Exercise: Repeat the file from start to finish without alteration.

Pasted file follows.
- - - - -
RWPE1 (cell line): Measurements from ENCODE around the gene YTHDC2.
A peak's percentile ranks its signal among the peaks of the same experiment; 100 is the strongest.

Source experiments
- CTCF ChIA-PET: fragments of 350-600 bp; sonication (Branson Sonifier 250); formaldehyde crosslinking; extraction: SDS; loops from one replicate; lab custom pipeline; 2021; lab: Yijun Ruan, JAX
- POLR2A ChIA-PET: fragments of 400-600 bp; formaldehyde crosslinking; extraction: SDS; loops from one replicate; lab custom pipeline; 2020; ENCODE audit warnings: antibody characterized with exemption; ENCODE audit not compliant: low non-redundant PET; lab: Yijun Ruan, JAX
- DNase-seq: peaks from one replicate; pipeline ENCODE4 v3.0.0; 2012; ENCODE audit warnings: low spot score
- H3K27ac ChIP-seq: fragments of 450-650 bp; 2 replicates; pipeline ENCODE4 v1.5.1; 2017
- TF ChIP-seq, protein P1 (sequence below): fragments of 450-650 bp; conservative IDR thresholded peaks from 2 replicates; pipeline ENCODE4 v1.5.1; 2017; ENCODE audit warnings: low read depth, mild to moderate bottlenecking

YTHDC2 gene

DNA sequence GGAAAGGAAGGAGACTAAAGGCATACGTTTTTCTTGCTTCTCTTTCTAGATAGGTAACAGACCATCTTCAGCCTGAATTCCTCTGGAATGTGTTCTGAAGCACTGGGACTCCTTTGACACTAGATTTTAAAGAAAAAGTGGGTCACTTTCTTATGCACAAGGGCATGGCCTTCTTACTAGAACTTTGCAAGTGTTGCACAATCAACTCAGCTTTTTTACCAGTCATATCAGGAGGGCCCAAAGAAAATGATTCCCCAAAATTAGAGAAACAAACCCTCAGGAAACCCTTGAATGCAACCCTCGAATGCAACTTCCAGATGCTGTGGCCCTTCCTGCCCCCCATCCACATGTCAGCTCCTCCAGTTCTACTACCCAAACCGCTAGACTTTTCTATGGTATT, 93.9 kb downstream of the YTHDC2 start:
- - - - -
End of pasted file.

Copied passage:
RWPE1 (cell line): Measurements from ENCODE around the gene YTHDC2.
A peak's percentile ranks its signal among the peaks of the same experiment; 100 is the strongest.

Source experiments
- CTCF ChIA-PET: fragments of 350-600 bp; sonication (Branson Sonifier 250); formaldehyde crosslinking; extraction: SDS; loops from one replicate; lab custom pipeline; 2021; lab: Yijun Ruan, JAX
- POLR2A ChIA-PET: fragments of 400-600 bp; formaldehyde crosslinking; extraction: SDS; loops from one replicate; lab custom pipeline; 2020; ENCODE audit warnings: antibody characterized with exemption; ENCODE audit not compliant: low non-redundant PET; lab: Yijun Ruan, JAX
- DNase-seq: peaks from one replicate; pipeline ENCODE4 v3.0.0; 2012; ENCODE audit warnings: low spot score
- H3K27ac ChIP-seq: fragments of 450-650 bp; 2 replicates; pipeline ENCODE4 v1.5.1; 2017
- TF ChIP-seq, protein P1 (sequence below): fragments of 450-650 bp; conservative IDR thresholded peaks from 2 replicates; pipeline ENCODE4 v1.5.1; 2017; ENCODE audit warnings: low read depth, mild to moderate bottlenecking

YTHDC2 gene

DNA sequence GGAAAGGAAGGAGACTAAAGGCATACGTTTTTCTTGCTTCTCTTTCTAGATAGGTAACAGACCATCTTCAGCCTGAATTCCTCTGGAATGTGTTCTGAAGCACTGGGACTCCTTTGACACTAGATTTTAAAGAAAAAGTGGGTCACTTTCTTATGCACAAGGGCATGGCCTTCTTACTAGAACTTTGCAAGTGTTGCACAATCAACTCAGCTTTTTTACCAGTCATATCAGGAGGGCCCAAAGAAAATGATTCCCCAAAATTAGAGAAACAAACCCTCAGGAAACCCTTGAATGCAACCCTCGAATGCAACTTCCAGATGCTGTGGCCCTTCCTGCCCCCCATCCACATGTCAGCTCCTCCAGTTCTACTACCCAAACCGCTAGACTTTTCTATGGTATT, 93.9 kb downstream of the YTHDC2 start: